Theirs is a marriage made, if not in heaven exactly, then at least in intergalactic space.
Mark Restucci popped the question last October, dropping to one knee in the style of his hero, Captain James T. Kirk of the starship Enterprise. Amy Campbell said yes. How could she not?
She stood on a life-size mockup of the spaceship’s bridge in the original 1960s TV series turned cult phenomenon. There before her was a grown man who had boyishly captured Kirk’s swaggering panache, right down to the spiffy form-fitting tunic.
Like “Star Trek” characters of old, she was beaming.
The couple recently became the first fans ever to recite their vows at the annual “Star Trek” convention at the Rio hotel and casino in Las Vegas, where conventioneers exhibited the mannerisms, costumes and trivia of creator Gene Roddenberry’s futuristic world, including Spock’s Vulcan salute.
Restucci knew that if he was to boldly go where he had been only once before (his first wife loathed “Star Trek”) he would have to make the journey with a fellow Trekkie. “I never thought I’d get married again,” he said.
The newlyweds cite their fathers for their mutual mania. Campbell watched the show on her dad’s lap at age 2. In Restucci’s hometown of Boston, his father got him hooked on the show’s lore — the colorful nomenclature and the bond between Kirk, Spock and Dr. Leonard H. “Bones” McCoy. He wore his first Spock tunic at age 10.
“When it comes to ‘Star Trek,’ I’m a detail guy. I can tell a phaser one from a phaser two,” he said. “In real life, I can’t recall who was on the news last night.”
As a child in Fresno, Campbell fell in love with, ahem, dreamy Captain Kirk.
While cleaning shelves in her parents’ ceramics shop, she finger-drew Kirk’s image in the dust. She dreamed of being his daughter and, as she got older, his girlfriend.
“You wanted him to be your captain, didn’t you?” Restucci asked over drinks days before their wedding.
“No, honey,” Campbell purred, taking his arm. “I’ve got my own captain now.”
As adults, both became addicts of the show’s TV spinoffs: “Star Trek: The Next Generation,” “Star Trek: Deep Space Nine,” “Star Trek: Enterprise,” as well as the big-screen film franchise. He works at a product return center in Phoenix; before the marriage, she worked as an executive assistant in Los Angeles. Both began attending annual Trekkie conventions across the West Coast.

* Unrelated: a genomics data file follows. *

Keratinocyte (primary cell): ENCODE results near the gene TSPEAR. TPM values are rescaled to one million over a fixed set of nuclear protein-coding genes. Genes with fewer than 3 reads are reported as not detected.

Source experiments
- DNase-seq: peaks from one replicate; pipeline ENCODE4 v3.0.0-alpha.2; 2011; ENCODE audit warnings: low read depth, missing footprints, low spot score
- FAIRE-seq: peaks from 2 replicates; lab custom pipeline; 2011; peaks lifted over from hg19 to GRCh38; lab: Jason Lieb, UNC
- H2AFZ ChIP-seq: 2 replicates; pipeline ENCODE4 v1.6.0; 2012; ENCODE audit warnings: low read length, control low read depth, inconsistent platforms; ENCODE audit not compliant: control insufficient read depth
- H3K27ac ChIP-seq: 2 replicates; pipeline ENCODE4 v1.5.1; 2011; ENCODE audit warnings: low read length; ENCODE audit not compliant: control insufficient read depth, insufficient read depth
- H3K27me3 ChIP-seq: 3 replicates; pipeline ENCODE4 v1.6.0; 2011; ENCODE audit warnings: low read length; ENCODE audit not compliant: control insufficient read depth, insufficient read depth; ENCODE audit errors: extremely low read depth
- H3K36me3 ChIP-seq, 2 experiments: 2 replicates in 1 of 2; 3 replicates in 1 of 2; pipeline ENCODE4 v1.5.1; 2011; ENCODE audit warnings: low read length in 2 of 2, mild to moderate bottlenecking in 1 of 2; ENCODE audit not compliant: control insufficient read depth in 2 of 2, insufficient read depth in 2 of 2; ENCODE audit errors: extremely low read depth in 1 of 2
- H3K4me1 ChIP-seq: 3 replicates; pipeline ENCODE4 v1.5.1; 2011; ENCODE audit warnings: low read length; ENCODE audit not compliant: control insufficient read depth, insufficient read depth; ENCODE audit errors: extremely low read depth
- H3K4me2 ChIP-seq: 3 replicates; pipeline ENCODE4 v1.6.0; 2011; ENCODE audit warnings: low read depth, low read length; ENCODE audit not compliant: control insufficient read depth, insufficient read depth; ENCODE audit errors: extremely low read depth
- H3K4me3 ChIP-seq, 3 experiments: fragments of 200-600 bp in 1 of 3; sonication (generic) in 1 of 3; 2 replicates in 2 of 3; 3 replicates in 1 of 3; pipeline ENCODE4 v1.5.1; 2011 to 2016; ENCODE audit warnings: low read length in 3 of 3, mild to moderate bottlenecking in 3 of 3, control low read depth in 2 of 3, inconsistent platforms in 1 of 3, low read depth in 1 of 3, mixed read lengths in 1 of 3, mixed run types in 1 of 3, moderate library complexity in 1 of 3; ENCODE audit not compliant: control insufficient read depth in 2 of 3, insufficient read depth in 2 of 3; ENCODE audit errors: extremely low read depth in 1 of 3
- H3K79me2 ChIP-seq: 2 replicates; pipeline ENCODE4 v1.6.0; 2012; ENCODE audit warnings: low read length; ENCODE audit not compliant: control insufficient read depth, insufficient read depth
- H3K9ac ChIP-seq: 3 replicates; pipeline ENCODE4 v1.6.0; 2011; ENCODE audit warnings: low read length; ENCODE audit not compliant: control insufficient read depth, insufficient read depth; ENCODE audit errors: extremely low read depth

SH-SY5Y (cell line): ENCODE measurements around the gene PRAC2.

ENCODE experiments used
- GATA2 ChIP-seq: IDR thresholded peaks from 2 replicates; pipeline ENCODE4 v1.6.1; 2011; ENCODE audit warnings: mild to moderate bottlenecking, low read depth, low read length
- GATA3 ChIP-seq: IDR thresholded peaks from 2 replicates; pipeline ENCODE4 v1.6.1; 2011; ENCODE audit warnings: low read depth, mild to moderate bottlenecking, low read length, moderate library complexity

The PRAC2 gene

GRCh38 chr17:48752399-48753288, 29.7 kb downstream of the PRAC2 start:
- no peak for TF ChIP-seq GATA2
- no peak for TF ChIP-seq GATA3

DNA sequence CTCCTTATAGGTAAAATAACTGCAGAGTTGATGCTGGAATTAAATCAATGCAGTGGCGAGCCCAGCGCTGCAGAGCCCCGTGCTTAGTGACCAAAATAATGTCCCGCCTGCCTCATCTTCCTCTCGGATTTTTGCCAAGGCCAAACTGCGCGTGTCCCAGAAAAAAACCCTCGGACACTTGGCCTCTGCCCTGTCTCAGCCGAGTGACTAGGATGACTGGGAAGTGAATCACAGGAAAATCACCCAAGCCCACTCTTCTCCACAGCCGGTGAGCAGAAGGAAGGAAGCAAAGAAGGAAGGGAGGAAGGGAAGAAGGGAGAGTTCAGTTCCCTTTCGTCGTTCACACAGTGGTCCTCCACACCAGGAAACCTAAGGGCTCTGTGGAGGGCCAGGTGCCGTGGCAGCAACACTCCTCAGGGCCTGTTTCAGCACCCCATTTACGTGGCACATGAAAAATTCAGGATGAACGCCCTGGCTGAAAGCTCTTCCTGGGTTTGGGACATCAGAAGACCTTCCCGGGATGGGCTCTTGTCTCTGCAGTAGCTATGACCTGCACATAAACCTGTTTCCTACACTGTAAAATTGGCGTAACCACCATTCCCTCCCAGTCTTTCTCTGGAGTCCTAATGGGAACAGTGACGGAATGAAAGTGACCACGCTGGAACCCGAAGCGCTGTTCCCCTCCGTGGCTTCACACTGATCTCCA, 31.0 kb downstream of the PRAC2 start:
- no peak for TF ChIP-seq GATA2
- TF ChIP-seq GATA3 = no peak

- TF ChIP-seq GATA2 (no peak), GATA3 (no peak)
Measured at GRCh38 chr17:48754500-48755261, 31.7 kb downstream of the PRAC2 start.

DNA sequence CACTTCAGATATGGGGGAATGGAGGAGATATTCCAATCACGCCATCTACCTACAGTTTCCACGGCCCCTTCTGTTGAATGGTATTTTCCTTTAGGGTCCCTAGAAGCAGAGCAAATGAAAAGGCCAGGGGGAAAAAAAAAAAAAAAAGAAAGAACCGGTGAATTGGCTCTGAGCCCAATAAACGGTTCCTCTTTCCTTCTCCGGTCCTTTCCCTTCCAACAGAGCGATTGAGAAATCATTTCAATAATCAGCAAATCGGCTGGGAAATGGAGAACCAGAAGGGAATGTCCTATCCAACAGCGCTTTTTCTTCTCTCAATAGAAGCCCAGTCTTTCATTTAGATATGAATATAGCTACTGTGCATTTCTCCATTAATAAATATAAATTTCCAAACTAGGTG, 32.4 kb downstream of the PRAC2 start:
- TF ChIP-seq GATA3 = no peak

Campbell’s “Star Trek” fantasies emulate Jadzia Dax, a sexy so-called Trill from “Deep Space Nine” who embodies the phrase “live long and prosper.” Restucci’s favorite character is William Riker from “The Next Generation.” But his favorite phrase is old-school “Star Trek,” what McCoy frequently said to Kirk: “He’s dead, Jim.”
A few days before the nuptials, the couple sparred over details as the 47-year-old Restucci detailed the original series premiere, “Where No Man has Gone Before.”
“No,” interrupted his wife-to-be, two years his senior. “Wasn’t it the salt monster episode?”
He shot her a hard look that instantly softened: “Remember? It’s where Kirk’s friend Gary Mitchell goes through a barrier and gets ESP powers.”
The couple met — where else? — at a “Star Trek” convention here in 2012. They talked, flirted and he asked her for a bite to eat. She demurred, promising to look for him over the ensuing days.
“Later I thought, ‘Am I making a mistake? No, I’ll see him again,’” she said.
She didn’t. Not that year anyway. But he friended her on Facebook, and that launched a relationship.
At last year’s convention, they spotted one another and embraced.
After that, they met for a date in Blythe: He drove in from Phoenix, she from L.A. Back home, they talked for hours on the phone about non-“Star Trek” things: He told her of his first marriage. She talked about her grown son.
Later, he posted their engagement on Facebook, where a friend spotted it and talked to convention organizers.
The organizers offered to host the affair this year in Vegas as part of their scheduled activities. The wedding reenacted the ceremony in which Riker marries his Deanna Troi in the film “Star Trek: Nemesis.” Like the character Troi, Campbell wore a pink wedding dress.
Restucci started to explain his costume: “It’s a white jacket with white ruffles…”
“Not ruffles,” she said. “That sounds like a pirate.”
They agreed on this: The ceremony would be non-denominational. “It’s more of a Starfleet thing,” Campbell said. “‘Star Trek’ means everything to us. It’s why we’re together.”
Restucci has his own ideas about the show’s significance for Trekkie fans.
“People share Roddenberry’s hope that humanity will overcome its differences and work together to promote a healthy future.” He turned to his bride.
She smiled approvingly: “Tell him what you think.”
Twitter: @jglionnaCopyright © 2014, Los Angeles Times